In high school, I would purchase products based on familiarity. Did my sandwich look like everyone else’s? Did I have the same jeans as Jill? In university, I found myself purchasing based on whatever was the cheapest. I lived off of yellow labels and Allen’s apple juice.
Now, cautiously approaching my ’30s, I find myself becoming loyal to companies that I morally relate to and believe in wholeheartedly when it comes to their CSR (corporate social responsibility). According to a study conducted by the Reputation Institute, it was discovered that “people’s willingness to buy, recommend, work for, and invest in a company, is driven 60 percent by their perceptions of the company and only 40 percent by their perceptions of the products.” It appears that I am not alone in my reasoning.
These perceptions are not based on “chequebook philanthropy,” but on core values instilled strategically within a corporation.
There are 4 qualities possessed by industry leaders in CSR:
Transparency allows for increased trust from stakeholders and can help reduce reputational risk in the event of a crisis. In 2012, McDonald’s launched Our Food, Your Questions. After reviewing the website and feeling reassured in the quality of their beef, I promptly purchased a Quarter Pounder with cheese.
Allowing customers to speak directly to the company, ask questions and share feedback strengthens trust in the brand. Taco Bell’s Reddit AMA is a perfect example.
In 2012, Shell Canada partnered with 11 other companies and founded Canada’s Oil Sands Innovation Alliance (COSIA). COSIA has now grown to 14 companies. These companies have combined to develop over 500 new technological innovations and are dedicated to finding solutions that lessen the environmental impact of oil sands production. Knowing this, I happily drive the extra five minutes to the Shell station to fill up my Yaris.
3. Strong workplace perception
In conjunction with their financial literacy program and their support with the renewable energy sector, The Bank of Montreal has a diversity policy that promises women must make up a minimum of one-third of the bank’s independent board.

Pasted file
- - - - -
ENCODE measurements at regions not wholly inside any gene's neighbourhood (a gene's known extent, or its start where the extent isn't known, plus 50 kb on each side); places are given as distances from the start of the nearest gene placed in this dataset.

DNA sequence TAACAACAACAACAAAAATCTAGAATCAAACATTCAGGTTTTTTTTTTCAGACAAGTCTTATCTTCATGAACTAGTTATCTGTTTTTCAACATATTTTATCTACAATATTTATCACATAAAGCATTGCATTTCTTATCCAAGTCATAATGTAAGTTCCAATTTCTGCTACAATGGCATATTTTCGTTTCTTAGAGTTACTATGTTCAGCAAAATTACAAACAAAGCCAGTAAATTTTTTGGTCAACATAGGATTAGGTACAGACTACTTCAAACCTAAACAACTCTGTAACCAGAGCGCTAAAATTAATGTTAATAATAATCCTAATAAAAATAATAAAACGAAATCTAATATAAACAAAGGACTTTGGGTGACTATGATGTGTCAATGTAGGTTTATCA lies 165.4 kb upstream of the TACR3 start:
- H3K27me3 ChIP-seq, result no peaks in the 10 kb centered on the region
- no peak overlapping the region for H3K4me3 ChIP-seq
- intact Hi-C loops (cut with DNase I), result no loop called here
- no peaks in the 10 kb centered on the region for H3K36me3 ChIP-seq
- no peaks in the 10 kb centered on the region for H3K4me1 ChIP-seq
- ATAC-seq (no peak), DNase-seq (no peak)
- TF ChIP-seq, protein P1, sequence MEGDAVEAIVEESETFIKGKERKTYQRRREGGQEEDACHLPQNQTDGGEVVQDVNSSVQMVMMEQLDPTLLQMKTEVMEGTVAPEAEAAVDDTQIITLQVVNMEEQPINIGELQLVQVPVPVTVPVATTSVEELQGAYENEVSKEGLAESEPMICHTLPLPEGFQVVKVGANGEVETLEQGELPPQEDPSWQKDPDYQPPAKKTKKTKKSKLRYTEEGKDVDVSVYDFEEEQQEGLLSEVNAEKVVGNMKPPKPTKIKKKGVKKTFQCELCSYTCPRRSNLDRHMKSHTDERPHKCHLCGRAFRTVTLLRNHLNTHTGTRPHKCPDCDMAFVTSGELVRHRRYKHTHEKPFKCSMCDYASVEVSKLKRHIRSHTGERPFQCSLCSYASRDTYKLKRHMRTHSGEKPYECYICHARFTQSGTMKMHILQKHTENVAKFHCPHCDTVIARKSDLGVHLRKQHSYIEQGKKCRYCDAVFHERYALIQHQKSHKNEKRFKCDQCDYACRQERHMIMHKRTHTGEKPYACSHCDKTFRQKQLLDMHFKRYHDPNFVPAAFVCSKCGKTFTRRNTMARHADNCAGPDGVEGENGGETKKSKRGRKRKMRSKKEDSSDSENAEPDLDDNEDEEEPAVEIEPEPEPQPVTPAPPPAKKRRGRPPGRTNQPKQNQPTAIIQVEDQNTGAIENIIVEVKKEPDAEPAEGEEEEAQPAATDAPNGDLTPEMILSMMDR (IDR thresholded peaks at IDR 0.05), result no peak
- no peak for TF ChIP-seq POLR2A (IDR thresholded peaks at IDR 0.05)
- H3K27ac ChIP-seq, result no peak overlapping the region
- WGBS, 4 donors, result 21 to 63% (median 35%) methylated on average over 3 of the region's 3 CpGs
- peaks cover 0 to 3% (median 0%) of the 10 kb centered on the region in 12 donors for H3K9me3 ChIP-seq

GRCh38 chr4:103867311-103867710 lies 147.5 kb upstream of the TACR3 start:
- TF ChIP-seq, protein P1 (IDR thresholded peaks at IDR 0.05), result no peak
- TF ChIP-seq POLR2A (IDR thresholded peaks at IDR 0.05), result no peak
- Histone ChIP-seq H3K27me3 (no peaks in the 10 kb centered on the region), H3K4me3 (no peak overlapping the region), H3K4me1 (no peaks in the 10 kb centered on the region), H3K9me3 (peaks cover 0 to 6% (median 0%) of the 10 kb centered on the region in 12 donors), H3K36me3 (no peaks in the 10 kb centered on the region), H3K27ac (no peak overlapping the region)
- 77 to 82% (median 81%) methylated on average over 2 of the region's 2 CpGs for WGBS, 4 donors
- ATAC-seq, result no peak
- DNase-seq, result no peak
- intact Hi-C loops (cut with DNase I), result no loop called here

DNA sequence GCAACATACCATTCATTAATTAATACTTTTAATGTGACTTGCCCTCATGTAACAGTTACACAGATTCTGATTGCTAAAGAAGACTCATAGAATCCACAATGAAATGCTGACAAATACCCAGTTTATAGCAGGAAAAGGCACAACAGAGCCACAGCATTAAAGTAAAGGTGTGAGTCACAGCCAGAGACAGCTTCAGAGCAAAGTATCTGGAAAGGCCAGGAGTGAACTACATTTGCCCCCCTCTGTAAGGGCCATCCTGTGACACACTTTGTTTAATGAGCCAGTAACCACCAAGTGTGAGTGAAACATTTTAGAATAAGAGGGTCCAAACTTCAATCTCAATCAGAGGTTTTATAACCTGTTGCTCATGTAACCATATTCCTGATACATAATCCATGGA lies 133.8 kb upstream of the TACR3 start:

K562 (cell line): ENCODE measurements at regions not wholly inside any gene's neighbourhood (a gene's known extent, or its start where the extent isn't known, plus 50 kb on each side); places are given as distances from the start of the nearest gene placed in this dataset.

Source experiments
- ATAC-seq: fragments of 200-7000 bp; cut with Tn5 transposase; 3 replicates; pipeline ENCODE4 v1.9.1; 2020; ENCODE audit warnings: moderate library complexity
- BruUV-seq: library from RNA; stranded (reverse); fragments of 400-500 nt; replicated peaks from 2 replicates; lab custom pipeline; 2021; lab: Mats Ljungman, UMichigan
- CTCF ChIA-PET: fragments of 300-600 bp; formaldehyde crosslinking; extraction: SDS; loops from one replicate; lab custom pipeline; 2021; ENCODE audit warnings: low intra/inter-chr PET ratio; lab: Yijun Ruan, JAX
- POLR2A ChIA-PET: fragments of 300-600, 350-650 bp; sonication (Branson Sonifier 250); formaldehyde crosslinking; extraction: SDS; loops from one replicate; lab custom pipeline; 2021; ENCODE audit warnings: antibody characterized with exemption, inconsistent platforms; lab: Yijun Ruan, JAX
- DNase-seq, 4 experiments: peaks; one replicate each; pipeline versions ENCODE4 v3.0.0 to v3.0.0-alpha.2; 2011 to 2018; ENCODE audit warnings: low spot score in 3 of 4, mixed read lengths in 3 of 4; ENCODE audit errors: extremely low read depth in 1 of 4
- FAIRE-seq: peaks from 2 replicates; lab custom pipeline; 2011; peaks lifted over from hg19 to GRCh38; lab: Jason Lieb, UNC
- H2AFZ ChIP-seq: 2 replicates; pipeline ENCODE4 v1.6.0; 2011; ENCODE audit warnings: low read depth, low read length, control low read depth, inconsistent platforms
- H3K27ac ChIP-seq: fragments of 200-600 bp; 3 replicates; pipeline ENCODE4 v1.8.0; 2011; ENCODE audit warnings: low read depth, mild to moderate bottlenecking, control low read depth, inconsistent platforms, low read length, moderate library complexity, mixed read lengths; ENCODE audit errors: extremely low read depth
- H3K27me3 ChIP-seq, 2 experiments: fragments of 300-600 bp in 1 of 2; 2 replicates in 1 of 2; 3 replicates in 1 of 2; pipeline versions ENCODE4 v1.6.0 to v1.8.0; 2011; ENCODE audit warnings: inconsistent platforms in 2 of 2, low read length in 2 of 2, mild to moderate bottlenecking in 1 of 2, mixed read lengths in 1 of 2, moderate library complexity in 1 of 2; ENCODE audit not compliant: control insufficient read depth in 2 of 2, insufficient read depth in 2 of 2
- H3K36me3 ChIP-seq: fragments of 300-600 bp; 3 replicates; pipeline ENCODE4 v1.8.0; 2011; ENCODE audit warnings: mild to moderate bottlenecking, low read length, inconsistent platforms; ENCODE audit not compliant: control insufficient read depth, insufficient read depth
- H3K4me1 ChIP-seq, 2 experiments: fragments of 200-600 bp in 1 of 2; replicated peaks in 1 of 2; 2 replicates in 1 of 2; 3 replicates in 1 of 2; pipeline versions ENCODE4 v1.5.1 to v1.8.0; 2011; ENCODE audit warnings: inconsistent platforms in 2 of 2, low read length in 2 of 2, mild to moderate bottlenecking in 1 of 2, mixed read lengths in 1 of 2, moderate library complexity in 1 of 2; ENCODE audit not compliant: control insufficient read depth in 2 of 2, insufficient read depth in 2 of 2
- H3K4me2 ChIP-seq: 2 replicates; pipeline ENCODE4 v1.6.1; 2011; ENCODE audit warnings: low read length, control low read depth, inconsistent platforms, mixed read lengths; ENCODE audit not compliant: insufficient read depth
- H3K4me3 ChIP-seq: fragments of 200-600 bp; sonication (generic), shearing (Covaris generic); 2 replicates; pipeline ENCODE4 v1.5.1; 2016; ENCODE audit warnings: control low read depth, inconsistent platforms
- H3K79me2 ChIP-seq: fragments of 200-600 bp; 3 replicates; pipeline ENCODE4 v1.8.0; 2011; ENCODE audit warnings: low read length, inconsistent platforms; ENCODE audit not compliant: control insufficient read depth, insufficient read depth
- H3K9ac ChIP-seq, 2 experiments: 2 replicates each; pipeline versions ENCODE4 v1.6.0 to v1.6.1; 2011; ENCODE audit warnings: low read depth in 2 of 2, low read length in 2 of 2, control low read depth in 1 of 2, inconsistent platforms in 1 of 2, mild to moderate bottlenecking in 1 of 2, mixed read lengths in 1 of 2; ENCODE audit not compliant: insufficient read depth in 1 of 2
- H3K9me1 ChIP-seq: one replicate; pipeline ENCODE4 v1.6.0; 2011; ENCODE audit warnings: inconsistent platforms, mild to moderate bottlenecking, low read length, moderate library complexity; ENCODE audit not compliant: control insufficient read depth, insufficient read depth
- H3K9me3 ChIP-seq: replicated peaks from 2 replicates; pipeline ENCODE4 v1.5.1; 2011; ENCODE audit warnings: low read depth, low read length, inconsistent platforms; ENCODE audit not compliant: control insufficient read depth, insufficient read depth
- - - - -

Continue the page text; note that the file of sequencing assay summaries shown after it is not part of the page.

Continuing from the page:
I am getting married, and my fiancé and I bicker over our registry, he doesn’t want one. I don’t want 15 blenders. He joked that if we register, it should be at a bank. If it is, it will be BMO.
A sustainability program doesn’t mean much unless the entire organization buys in, from the C-suite to staff. Our client Walmart Canada’sMy Sustainability Plan program encourages their 85,000+ associates to adopt environmental practices. This is just one of Walmart’s many CSR initiatives: in November they became the first large Canadian retailer to convert to LED lighing.
Molson Canadian has been taking strides to do their part for the environment by reducing their “beer print.” Molson is one of the first major brewers in Canada to convert its brewing byproducts by using fuel-grade ethanol to reduce their reliance on fossil fuels, ultimately creating a more environmentally-friendly product. Cheers.
I am easily overwhelmed by choice, and when there is an entire grocery aisle dedicated to shampoo, it causes me incredible anxiety. However, I feel confident in my purchase of $7.99 volumizing hair soap when I know that the company possesses the above characteristics.
In an age of transparency, credibility matters, and companies that take CSR seriously are the leaders in their industries. In the end, both the consumers and the brands come out as winners.
How does CSR affect your spending habits? Our agency administrator Tara Benjamin wants to know. Follow her on Twitter.
Need help building a CSR program for your brand? APEX has the expertise.
(Photo by Walmart/Flickr)